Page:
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LSE students return to campus from red-listed countries amidst travel restrictions

A large number of students faced complications returning to campus for the new academic year due to the international travel guidance published by the United Kingdom government in June 2021. 

Although the government scrapped the amber and green lists from October 4 in order to simplify international travel measures, international students from red-listed countries faced various financial, mental, and logistical issues in their attempts to travel to LSE in time for the new academic session beginning in September. 

The travel guidance classified overseas countries into three lists in order of decreasing Covid risk: red, amber, and green. People travelling to the UK from countries in the red list were required to undergo a mandatory hotel quarantine for 14 days, costing more than £2000. Travellers from amber list countries were required to undergo home isolation for 14 days whereas travellers from the green list countries were exempt from isolation altogether. Although the government allowed fully-vaccinated individuals to forgo the quarantine in certain cases, the vaccination status of many students inoculated in their home countries was not recognised.

Some students opted to undergo the expensive hotel quarantine, whereas others avoided doing so by transiting through an amber or green list country before travelling to the UK. 

For instance, second-year International Relations student Rodrigo Franco was able to circumvent the hotel quarantine by travelling through Spain before entering the UK from his home country, Peru, which was red-listed. He said, “It just made sense [to avoid the hotel quarantine] because of the cost.” Other common transit choices of international students travelling from red list countries included Albania and France.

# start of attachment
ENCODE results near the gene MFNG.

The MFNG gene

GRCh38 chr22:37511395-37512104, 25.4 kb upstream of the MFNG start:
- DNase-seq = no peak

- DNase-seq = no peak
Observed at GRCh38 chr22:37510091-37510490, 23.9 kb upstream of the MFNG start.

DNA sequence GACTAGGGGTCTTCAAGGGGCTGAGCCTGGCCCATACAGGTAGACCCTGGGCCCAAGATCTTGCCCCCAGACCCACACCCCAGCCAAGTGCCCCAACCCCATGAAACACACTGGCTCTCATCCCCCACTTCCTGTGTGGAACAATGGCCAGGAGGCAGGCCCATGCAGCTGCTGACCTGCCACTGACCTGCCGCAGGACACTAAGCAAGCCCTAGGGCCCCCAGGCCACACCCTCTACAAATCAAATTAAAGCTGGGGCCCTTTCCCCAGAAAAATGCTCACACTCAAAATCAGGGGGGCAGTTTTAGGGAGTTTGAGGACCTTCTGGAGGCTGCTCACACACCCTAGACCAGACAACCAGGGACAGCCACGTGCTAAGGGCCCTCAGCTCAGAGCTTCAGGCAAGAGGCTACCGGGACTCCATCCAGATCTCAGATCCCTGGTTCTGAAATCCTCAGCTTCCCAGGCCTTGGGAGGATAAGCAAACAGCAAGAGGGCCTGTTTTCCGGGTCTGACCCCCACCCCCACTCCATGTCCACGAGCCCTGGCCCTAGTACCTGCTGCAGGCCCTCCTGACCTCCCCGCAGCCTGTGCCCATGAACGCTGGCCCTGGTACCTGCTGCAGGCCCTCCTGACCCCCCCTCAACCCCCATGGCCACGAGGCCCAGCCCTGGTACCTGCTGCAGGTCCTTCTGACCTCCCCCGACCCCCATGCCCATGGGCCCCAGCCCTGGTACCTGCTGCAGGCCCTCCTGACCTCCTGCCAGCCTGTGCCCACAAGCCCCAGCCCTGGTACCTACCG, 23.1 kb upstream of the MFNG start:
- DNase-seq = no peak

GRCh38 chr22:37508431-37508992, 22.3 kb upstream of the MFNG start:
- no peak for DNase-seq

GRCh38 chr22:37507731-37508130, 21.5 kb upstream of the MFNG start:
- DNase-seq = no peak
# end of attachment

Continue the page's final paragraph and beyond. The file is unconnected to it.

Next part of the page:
The travel restrictions caused inconvenience for staff as well as students. Many staff members who had to isolate on arrival in the UK were unable to make it to some of the staff training sessions. James Greenwood, Head of Residential Life said, “This year, it was challenging training the wardens and subwardens since many of them had to isolate. Thus, for the first time, we [instituted] blended training to accommodate for this.”

For students undergoing isolation and travel complications, LSE has various departments for support. Academic departments and the Student Wellbeing Service have programmes to support the mental wellbeing of students. Additionally, the International Student Visa Advice Team (ISVAT) offers immigration guidance for international students. 

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